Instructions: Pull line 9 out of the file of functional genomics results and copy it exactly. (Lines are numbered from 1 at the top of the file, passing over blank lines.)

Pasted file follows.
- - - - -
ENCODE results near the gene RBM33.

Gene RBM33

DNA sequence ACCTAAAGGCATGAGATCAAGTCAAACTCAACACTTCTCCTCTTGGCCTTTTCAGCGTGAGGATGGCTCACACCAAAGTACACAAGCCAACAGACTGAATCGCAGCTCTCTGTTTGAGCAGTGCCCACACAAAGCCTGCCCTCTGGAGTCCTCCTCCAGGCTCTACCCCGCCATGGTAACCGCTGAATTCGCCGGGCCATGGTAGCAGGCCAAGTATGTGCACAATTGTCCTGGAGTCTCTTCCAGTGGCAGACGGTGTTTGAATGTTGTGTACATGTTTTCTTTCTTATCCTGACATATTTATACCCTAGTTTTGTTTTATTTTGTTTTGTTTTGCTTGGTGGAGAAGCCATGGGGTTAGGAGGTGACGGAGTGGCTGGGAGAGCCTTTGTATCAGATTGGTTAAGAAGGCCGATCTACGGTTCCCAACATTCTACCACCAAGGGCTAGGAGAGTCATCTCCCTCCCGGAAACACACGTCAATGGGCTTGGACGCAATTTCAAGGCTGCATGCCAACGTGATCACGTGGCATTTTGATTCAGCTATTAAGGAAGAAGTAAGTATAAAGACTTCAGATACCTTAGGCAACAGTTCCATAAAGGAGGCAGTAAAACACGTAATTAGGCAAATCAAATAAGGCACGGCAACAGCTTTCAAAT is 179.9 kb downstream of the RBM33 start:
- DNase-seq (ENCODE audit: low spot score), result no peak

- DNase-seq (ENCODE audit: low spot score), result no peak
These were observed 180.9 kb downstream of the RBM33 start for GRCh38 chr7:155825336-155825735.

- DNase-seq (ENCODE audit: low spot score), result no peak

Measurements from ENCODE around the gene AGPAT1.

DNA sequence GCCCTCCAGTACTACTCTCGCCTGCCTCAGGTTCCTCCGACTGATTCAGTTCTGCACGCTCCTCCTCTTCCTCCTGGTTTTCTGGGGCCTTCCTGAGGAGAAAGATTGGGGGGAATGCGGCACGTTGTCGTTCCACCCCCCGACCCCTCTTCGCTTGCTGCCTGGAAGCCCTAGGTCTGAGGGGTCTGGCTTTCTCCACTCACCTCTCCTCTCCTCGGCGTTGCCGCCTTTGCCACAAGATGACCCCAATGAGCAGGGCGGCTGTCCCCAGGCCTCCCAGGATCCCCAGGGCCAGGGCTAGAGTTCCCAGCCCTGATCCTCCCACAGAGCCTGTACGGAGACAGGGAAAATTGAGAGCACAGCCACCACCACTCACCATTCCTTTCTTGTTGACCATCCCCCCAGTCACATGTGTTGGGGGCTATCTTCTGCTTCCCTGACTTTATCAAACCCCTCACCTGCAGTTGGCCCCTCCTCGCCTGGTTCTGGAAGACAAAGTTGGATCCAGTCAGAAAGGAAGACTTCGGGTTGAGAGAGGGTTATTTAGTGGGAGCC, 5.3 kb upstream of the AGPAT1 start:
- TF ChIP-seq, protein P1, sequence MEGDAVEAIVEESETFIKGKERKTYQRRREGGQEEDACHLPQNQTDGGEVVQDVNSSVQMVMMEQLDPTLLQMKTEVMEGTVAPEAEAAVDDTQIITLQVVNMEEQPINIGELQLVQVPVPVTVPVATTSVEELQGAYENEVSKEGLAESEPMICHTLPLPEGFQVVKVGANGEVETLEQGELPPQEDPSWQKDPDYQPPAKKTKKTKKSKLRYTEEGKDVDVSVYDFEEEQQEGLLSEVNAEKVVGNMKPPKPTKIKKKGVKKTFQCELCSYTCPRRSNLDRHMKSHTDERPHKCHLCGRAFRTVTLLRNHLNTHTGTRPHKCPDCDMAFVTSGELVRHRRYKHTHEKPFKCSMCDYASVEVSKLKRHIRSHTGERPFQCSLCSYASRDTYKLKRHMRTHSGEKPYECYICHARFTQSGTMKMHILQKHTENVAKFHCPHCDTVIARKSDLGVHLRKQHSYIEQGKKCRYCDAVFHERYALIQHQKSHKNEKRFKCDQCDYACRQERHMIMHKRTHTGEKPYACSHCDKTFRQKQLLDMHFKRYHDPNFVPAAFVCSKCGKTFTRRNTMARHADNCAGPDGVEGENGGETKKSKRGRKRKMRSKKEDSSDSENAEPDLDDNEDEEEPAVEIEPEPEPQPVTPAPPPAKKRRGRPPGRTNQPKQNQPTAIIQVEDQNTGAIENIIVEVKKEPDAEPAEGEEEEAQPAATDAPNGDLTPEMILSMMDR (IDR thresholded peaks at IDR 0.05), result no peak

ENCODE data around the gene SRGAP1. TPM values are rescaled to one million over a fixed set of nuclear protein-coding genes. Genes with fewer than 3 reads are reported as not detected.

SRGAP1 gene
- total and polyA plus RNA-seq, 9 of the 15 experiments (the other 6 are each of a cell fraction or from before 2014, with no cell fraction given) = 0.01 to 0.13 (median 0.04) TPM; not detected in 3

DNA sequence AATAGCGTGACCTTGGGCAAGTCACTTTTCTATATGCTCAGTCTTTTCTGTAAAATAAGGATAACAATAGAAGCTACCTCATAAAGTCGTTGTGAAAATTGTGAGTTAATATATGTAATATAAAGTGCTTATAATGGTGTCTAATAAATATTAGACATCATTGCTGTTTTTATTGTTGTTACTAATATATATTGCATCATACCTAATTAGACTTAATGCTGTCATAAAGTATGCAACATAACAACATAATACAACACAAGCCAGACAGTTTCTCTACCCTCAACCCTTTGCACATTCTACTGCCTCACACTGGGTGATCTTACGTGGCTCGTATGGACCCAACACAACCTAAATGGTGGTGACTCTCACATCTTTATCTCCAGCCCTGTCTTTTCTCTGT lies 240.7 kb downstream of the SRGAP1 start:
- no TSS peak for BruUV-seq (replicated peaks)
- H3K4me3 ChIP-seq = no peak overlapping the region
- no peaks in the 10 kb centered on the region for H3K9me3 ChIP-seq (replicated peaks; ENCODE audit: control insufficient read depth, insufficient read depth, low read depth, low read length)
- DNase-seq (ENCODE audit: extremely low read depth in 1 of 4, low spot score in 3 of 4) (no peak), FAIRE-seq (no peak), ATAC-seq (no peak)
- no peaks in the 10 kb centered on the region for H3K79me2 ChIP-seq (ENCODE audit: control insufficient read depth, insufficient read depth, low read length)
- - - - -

DNA sequence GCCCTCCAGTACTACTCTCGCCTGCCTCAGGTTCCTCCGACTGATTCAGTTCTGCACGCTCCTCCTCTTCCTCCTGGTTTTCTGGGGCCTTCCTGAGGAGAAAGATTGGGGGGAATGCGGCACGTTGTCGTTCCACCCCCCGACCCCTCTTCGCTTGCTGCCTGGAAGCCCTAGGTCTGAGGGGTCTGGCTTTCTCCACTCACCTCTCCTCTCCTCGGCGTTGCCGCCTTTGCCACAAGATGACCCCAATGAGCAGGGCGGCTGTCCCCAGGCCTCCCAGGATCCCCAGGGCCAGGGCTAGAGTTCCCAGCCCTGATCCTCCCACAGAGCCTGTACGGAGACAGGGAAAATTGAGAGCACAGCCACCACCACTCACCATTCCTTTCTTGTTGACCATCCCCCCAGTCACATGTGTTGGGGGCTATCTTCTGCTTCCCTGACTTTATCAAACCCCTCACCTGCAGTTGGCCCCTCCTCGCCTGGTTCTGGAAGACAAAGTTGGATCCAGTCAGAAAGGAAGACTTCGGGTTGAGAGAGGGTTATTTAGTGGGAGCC, 5.3 kb upstream of the AGPAT1 start: